Several of the more serious/theological bloggers at Evangel picked up a meme in the past few days. It started with economist Tyler Cowen at Marginal Revolution, and then spread to Evangel. The meme was “the list of the 10 books that have influenced me in my worldview and outlook on life.” (You can’t list the Bible, either.)
I thought it was kind of a cool idea, until I read their lists.
I was totally intimidated. I mean, these guys – Adam Omelianchuk, Joe Carter and others – read some weighty stuff, mostly theological and mostly of the seminary-type of theological.
I felt like a pagan.
Then I wandered through my bookshelves, and put together my list. It was a good thing. When I looked at my list, I didn’t feel like a pagan any more. Just eight tenths of a pagan.
Anyway, here’s my list. No surprise, it’s heavy on fiction.
The 10 Books That Have Most Influenced Me, and Because I Get Carried Away, It's More Like 15
The First Circle by Aleksandr Solzhenitsyn. I read this early in high school, then I read everything he had written that was available. And then came volume 1 of the Gulag Archipelago in 1973, and you can trace a direct line from its publication to the collapse of the Soviet Union less than 20 years later.
The Habit of Being: The Letters of Flannery O’Connor, edited by Sally Fitzgerald. When she was asked why Southern authors always seemed to write about freaks, she said it was because Southern authors were still able to recognize one. That comment alone endeared her writing to me. These letters are gems.
The War of the End of the World, by Mario Vargas Llosa. If there is any writer who deserves the Nobel Prize for literature, it’s Peruvian-born Mario Varga Llosa. But he’ll never get it, because he long ago turned his back on radical leftist politics, very uncool by Nobel Prize committee standards. (I’d also place The Death of Artemio Cruz by Carlos Fuentes of Mexico in the same category of “unbelievably talented Spanish-speaking writers who probably won’t get the Nobel Prize because their politics is wrong.”)
The Sound and the Fury by William Faulkner. You can’t grow up in the South without being influenced by Faulkner. You just can’t. You can’t grow up anywhere in the United States and not be influenced by him, even if you don’t know it. And he’s been dead for almost 50 years.
Dickens by Peter Ackroyd. It’s the biography to end all biographies, and it’s 1,083 pages, not including notes and index. It’s heavy enough to be a weapon. (Amazon says it is currently unavailable, even through Amazon's used bookstore network.)
Augustine of Hippo by Peter Brown. My first entry in the “I’m not a total pagan contest.” Brown recreates the life and world of St. Augustine, and I felt like I was there in the room in Hippo when he was dying, the town under seige by barbarians invading from Europe. An extraordinary work.
They Stand Together: The Letters of C.S. Lewis to Arthur Greeves (1914-1963), edited by Walter Hooper. Greeves was C.S. Lewis’s friend from childhood, and Lewis could say things to Greeves that he couldn’t say to anyone else.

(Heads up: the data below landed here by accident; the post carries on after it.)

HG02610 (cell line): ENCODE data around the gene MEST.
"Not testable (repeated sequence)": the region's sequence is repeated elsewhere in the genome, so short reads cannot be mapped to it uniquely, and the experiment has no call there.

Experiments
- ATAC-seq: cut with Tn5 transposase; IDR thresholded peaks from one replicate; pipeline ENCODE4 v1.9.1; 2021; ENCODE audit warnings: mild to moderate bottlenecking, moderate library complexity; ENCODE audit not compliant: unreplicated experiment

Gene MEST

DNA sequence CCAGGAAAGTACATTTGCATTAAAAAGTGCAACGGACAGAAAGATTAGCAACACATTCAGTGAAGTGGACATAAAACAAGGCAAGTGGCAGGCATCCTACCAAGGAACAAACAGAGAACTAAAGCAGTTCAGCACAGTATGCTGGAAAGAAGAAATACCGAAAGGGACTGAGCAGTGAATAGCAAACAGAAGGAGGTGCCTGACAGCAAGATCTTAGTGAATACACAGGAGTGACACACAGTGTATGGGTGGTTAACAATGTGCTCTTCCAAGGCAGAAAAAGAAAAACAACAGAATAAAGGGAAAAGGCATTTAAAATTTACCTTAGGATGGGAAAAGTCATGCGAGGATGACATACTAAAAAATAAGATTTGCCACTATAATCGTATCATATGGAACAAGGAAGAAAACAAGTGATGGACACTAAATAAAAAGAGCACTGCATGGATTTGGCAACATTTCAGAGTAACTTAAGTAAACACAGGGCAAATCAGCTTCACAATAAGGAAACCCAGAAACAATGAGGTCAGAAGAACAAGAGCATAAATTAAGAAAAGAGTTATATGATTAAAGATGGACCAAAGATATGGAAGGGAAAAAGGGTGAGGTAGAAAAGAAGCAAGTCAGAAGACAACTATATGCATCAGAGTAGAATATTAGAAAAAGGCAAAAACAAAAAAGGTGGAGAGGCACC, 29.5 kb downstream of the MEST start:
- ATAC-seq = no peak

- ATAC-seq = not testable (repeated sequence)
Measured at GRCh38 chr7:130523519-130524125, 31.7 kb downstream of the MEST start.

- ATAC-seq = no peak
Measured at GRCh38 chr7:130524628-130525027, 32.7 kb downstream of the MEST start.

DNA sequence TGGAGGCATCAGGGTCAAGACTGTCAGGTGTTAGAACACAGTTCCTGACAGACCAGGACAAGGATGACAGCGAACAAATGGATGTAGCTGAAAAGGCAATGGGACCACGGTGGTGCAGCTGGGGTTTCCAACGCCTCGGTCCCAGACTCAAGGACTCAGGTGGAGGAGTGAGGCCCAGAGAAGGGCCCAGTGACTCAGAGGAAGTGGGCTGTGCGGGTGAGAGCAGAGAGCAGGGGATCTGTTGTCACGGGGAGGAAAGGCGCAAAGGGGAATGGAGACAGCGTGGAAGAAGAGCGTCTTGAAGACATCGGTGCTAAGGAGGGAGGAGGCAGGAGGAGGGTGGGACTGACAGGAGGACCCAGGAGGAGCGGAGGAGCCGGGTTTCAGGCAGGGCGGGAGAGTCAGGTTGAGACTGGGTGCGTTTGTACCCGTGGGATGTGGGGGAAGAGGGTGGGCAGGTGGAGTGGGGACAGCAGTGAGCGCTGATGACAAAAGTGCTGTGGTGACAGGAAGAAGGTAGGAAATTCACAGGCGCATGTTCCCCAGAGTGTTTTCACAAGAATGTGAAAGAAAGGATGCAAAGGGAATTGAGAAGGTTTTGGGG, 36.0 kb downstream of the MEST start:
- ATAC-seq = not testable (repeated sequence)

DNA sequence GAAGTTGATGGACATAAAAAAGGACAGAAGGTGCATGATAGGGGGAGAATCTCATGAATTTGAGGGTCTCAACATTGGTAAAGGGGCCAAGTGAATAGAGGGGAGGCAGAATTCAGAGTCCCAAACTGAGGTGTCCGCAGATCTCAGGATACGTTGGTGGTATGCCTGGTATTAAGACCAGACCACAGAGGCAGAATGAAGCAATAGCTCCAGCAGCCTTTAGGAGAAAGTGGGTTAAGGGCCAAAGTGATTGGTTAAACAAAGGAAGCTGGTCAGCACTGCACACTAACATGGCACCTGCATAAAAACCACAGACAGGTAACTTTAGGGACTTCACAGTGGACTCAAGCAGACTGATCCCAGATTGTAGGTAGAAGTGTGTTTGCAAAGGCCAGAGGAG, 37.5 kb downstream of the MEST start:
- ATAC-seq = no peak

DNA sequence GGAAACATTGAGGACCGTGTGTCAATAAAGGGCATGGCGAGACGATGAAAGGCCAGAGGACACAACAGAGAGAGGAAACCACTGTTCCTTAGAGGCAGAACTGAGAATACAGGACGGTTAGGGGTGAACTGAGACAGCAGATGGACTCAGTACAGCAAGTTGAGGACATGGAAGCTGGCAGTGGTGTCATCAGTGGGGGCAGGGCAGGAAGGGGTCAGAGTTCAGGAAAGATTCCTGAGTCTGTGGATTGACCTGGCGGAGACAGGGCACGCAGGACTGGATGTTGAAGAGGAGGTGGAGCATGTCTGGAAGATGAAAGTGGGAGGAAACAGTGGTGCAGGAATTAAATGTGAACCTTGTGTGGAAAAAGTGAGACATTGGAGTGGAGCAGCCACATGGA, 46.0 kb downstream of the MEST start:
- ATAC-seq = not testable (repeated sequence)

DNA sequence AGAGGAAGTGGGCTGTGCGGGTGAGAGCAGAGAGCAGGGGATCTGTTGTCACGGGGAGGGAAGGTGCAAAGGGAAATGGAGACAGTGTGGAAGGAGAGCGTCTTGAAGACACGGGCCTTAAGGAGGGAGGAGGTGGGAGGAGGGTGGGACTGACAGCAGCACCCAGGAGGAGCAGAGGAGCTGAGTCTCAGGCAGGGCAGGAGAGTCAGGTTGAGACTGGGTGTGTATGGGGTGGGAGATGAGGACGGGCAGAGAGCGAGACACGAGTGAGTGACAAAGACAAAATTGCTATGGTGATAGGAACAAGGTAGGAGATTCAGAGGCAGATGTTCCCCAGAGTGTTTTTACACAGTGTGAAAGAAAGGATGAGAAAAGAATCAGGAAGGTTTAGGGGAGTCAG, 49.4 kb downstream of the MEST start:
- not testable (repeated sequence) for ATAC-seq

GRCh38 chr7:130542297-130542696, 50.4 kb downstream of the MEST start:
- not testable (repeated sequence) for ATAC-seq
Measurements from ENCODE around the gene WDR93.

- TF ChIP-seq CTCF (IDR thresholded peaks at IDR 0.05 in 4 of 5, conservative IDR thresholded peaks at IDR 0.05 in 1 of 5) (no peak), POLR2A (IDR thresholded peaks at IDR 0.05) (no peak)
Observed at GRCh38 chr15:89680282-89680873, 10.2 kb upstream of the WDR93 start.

The Ante-Nicene Fathers, Vol. III: Tertullian. My second entry in the “I’m not a total pagan contest.” Tertullian was a lawyer (I forgive him for that) who is generally considered the father of Latin Christianity. He wrote a lot of apologetics at a time when it wasn’t exactly cool to be a Christian (roughly 200 A.D.). He also ended up with some air of disrepute for deviating from standard orthodoxy, although it’s not clear exactly what that deviation was. But his passion comes pouring though, even in translation.
The Screwtape Letters by C.S. Lewis. I read this not long after I became a believer. Lewis is a great favorite of Christians, partially (at least) because he adds intellectual weight (see, we’re not all blathering yahoos). I first read it because people told me I should. But then I learned that Screwtape started out as radio addresses during World War II, and so this little volume actually straddles two media forms – broadcast and print. It was right up my communications alley.
Don Quixote by Miguel de Cervantes. Someone once said you should read Don Quixote three times in your life – when you’re young, middle-aged and old. I first read it my senior year in high school, and I read the unabridged version. I loved it. I next read it in my early 40s, during a vacation week we spent at Orange Beach in Alabama. I haven’t read it a third time, because I’m waiting to get old.
The Hobbit and the Lord of the Rings Trilogy by J.R.R. Tolkien. I read the pirated versions in college, and then my first year after graduation bought the authorized versions and read them as well. I reread all four right before the first movie came out in 2001. Quite simply, they are likely the greatest works of imagination of the 20th century.
So those are my 10, er, 15. What are yours?